This arm assembly design allows the chain to be in constant tension, giving much more precise transmission especially under downshifts. The pressurized rubber fuel cell fits inside the front suspension system and feeds the single 38mm indirect fuel injection throttle body. Two surface coolers are part of the outer fairing to keep the engine bay enclosed and not subject to aero drag. The filtered air is pressurized by a small ram air intake.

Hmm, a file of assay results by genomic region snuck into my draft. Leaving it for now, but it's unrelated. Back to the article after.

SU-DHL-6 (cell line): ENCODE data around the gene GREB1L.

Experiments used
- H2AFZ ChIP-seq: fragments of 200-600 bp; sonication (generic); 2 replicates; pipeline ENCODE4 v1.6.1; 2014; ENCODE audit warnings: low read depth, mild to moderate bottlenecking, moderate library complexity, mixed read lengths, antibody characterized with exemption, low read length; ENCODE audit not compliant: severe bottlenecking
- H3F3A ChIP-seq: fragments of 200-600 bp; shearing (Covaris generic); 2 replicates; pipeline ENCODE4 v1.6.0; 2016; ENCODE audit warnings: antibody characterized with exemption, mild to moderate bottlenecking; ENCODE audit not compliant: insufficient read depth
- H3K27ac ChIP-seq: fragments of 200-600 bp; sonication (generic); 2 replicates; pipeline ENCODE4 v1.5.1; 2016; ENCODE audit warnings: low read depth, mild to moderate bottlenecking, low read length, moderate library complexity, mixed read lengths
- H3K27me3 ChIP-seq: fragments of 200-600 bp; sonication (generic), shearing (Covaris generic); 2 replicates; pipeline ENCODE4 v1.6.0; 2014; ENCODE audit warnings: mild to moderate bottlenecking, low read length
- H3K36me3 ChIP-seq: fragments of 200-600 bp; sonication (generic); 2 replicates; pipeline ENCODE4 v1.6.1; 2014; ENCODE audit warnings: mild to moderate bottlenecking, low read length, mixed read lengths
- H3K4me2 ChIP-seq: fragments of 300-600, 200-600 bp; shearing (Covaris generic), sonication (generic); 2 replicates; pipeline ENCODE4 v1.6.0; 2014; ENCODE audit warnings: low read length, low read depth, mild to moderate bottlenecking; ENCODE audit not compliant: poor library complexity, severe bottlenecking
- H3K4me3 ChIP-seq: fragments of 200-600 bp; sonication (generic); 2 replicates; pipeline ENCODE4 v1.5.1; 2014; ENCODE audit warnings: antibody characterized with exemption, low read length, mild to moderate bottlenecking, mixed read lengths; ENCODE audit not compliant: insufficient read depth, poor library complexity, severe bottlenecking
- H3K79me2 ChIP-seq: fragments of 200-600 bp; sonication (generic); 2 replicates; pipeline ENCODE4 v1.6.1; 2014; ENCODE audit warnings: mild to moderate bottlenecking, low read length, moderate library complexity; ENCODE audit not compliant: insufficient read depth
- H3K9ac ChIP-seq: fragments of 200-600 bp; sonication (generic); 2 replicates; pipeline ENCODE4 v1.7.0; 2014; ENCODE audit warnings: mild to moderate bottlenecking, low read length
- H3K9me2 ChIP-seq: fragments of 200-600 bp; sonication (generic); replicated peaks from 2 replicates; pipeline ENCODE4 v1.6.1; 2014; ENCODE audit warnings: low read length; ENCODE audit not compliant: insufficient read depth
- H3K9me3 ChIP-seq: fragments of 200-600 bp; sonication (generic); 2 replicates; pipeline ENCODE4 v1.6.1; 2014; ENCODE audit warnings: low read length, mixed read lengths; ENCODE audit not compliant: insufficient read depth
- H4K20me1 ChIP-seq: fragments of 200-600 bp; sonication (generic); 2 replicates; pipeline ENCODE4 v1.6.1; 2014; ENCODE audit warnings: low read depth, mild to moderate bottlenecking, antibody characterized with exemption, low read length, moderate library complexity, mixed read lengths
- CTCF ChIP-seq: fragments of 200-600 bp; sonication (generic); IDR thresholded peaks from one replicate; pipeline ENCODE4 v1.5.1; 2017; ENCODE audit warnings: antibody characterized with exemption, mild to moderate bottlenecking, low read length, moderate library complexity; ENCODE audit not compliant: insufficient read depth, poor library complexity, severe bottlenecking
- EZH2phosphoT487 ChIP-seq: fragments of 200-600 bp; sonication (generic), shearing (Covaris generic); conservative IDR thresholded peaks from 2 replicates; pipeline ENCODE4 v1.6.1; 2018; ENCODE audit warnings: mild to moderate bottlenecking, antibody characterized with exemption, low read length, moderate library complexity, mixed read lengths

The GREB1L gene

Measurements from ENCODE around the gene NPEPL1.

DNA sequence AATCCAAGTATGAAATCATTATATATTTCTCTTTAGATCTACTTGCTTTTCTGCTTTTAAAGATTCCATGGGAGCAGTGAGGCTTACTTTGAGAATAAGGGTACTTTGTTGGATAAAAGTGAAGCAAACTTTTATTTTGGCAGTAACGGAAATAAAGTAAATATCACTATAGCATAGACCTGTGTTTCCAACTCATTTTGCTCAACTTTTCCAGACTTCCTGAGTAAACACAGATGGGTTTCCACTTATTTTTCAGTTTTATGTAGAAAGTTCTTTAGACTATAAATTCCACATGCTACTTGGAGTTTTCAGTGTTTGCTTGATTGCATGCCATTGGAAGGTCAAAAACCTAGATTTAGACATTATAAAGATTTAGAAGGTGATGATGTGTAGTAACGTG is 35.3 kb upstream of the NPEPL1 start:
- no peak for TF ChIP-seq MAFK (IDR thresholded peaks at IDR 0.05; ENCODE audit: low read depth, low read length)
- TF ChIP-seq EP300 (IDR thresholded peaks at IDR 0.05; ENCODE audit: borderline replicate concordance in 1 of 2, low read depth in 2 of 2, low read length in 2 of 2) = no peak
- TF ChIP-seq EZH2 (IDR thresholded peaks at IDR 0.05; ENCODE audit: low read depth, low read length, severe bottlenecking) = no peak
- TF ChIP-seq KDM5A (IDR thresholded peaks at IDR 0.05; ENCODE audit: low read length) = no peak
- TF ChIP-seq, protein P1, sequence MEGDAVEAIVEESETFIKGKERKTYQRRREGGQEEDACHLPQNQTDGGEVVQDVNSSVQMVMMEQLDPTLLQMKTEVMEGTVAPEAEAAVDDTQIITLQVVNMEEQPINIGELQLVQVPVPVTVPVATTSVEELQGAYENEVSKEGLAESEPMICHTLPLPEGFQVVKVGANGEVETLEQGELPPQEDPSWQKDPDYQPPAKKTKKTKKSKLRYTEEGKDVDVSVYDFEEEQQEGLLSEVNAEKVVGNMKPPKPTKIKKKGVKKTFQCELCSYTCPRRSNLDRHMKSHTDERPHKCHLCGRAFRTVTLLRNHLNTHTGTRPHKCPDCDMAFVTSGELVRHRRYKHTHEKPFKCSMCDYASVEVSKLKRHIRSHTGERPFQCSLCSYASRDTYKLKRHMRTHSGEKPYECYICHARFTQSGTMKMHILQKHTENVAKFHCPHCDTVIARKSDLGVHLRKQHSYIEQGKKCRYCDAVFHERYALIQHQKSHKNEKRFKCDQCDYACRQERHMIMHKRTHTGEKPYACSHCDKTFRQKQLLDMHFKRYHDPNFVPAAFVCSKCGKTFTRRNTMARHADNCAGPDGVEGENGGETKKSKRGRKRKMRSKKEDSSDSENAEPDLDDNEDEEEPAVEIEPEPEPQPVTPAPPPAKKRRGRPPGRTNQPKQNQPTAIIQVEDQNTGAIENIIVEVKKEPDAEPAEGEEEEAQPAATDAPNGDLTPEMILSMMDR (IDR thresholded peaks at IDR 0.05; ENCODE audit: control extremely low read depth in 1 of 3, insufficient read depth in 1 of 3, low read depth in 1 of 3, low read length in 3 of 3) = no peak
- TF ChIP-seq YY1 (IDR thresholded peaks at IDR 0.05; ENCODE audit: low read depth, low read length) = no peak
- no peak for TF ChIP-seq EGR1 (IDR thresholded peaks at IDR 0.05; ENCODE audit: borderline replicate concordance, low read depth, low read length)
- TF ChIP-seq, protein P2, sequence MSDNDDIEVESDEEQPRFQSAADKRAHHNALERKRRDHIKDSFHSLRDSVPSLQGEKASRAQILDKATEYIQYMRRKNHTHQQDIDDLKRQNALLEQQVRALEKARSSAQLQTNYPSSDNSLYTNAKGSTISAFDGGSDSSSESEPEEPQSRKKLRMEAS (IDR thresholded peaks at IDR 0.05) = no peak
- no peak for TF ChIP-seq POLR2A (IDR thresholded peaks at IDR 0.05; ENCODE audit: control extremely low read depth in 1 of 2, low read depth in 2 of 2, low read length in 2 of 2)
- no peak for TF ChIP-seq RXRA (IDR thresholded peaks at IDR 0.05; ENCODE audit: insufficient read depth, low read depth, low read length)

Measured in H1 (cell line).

A view of the centrifugal compressor run by a set of four thin aluminum hubs with nylon spur gears. Legal? according to the regs, yes! But anyone knows that regulations may change quickly when someone has a true mechanical advantage...
So, gearheads, what do you think of this brainstorm and is Italian food responsible for demented ideas?